The humidity, cool temperatures, and rainfall of Sri Lanka's central highlands provide a climate that favors the production of high-quality tea. Sri Lanka is the world's fourth largest producer of tea.
Fruit teas are made from natural unprocessed fruits blended with Black Tea Leaves & Herbal Flower petals . They are naturally sweet but do not have the overpowering sweetness of sugar. Fruit teas are high in antioxidants and vitamin C and do not contain any caffeine, making them ideal for drinking before going to bed. They can also be drunk as iced tea, making them a healthy alternative to fizzy drinks and even some fruit juices.
Black tea is among the most widely enjoyed teas in the world. Originating in China in the 17th century, black tea spread rapidly throughout the world and found great acceptance in the West. Black tea is a known favorite, especially among the British, who have developed a rich culture around tea.
One of the features of black tea is its wide array of production areas and drinking methods. Black teas are produced with different characteristics according to the production area, tea estate and the season when the leaves are picked. Although flavors vary, high-quality black teas abound in natural aroma, flavor and nutrients that are reminiscent of flowers, fruits and herbs.
Another appeal of black teas is that they can be used to create a variety of different drinks. Not only by adding milk or lemon but also with the addition of fruits, herbs, spices and liquors. Iced tea is another popular option.
Green Tea is ‘unoxidised’ tea. The leaves are heated soon after picking in order to destroy the enzymes that cause oxidation. This type of processing preserves a high level of antioxidants, vitamins and minerals accounting for the various health benefits of green tea. Green Fruit teas are made from natural unprocessed fruits blended with Green Tea Leaves & Herbal Flower petals . They are naturally sweet but do not have the overpowering sweetness of sugar. Fruit teas are high in antioxidants and vitamin C and do not contain any caffeine, making them ideal for drinking before going to bed.
Green tea has been enjoyed since ancient times in China (the origin of tea) and Japan, where it is most frequently drunk. Green tea has also gained in popularity among Europeans and Americans in recent years for its health-giving properties. When water is added to green tea leaves, the resulting beverage retains the color of the freshly-picked leaves. Green tea therefore offers an even fresher, more natural flavor.
Green teas are categorized according to type and production method, and flavors vary. In general, however, green tea is made in China by roasting the tealeaves in a pot, offering a refreshing, aromatic flavor. In Japan, the green tea leaves are steamed, producing a sweet, delicate flavor.
Oolong tea is a Chinese tea positioned between green tea and black tea. It has a sophisticated flavor derived from complex production methods. Many types of oolong tea with long histories have been passed down by Buddhist priests due to their outstanding effectiveness.
Oolong tea is also referred to as an aromatic tea, and it features popular flavors rich in exquisite aroma. Depending on the production area, product type, picking season, degree of oxidation and fermentation, roasting and other conditions, a variety of flavors can be enjoyed. Ranging from refreshing, invigorating flavors to mellow, soothing flavors, all with their own distinctive appeal.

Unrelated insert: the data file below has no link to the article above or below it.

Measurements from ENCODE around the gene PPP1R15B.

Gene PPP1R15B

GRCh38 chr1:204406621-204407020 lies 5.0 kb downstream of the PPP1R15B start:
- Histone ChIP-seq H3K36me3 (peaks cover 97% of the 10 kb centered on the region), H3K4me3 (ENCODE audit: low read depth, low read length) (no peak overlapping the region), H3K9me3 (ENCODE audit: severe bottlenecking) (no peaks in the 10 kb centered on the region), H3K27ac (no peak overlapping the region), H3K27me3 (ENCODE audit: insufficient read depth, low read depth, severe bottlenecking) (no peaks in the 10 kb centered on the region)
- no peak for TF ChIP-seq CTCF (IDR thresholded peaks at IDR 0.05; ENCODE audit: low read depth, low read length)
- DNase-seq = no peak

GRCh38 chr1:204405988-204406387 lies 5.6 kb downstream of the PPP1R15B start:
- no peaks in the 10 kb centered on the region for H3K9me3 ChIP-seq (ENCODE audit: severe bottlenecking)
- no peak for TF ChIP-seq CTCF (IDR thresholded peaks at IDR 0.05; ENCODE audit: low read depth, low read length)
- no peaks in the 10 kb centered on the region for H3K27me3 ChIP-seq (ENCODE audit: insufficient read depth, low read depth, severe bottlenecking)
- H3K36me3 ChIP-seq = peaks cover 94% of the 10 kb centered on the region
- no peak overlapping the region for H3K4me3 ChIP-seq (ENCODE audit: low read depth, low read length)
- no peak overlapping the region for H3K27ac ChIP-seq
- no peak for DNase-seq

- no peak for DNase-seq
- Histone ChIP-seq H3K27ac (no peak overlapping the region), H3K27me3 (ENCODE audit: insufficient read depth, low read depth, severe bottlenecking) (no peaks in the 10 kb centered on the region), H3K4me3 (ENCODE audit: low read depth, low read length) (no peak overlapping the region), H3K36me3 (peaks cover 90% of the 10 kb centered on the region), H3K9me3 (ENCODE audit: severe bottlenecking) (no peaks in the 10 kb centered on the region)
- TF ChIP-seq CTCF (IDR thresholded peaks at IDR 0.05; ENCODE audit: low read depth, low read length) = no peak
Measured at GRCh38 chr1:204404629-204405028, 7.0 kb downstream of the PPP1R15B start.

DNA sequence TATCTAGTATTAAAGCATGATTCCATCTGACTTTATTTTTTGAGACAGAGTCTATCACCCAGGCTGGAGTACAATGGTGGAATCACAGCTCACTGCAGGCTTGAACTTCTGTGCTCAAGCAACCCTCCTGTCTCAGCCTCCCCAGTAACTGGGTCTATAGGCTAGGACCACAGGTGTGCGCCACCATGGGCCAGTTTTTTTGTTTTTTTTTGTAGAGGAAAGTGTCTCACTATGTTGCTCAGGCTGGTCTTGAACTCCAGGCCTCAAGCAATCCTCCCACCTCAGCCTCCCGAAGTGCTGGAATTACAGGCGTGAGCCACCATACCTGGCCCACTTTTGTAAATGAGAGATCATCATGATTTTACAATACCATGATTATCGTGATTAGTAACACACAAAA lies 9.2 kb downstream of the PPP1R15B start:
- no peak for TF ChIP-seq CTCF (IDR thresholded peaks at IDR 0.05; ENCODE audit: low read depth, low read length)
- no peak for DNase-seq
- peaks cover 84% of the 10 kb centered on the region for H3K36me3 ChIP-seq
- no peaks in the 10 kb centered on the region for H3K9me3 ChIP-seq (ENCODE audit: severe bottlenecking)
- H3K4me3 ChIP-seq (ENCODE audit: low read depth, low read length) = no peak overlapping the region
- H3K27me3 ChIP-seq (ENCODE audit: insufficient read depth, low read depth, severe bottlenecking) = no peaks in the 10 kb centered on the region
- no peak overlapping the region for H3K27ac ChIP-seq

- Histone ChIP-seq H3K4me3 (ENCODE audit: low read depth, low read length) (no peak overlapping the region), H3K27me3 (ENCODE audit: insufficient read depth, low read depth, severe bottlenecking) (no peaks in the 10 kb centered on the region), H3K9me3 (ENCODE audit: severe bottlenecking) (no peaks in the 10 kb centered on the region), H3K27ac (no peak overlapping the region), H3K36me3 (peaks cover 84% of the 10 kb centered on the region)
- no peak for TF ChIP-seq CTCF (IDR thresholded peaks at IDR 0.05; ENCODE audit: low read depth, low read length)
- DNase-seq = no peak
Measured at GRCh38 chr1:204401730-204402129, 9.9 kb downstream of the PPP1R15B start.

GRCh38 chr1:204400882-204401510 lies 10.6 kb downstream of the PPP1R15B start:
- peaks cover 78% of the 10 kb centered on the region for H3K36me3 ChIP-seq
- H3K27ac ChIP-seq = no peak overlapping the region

Pu-erh is a variety of aged dark tea produced in Yunan province, China. Fermentation is tea production style in which the tea leaves undergo microbial fermentation and oxidation after they are dried and rolled. This process is a Chinese specialty and produces tea known as Hei Cha, commonly translated as dark, or black tea (this type of tea is different from what in the West is known as “Black Tea”, which in China is called “red tea” ). The best known variety of this category of tea is Pu-erh from Yunnan Province, named after the trading post for dark tea during imperial China.
White teas are appreciated by tea connoisseurs for their unmatched subtlety, complexity, natural sweetness, and delicacy. Least processed (steamed and dried) of all tea types.
Green tea is ubiquitous in Japan and is commonly known simply as “tea” (お茶 ocha). Tea was first used in China, and was brought to Japan by Myoan Eisai, a Japanese Buddhist priest who also introduced the Rinzai school of Zen Buddhism. Teas from Japan may be referred to as “Japanese tea” (日本茶 nihoncha).
Japanese green tea is made from the Yabukita (薮北) cultivar of the camellia sinensis plant. Unlike Chinese green teas which are pan-fired, Japanese green teas are steamed giving them a more “vegetative” or “leafy” taste. The exception is hojicha, a Japanese roasted tea. Japanese green teas are categorized by the age of the leaves: young leaves are called Sencha and the more mature, larger leaves are called bancha. Types of tea are commonly graded depending on the quality and the parts of the plant used as well as how they are processed. There are large variations in both price and quality within these broad categories, and there are many green teas that fall outside this spectrum. The best Japanese green tea is said to be from the Yame (八女 yame) region of Fukuoka Prefecture and from the Uji region of Kyoto. Uji has been producing Ujicha (Uji tea) for four hundred years, pre-dating the prefecture system. It is now a combination of the border regions of Shiga, Nara, Kyoto, and Mie prefectures. Shizuoka produces 40 percent of raw tea leaf.
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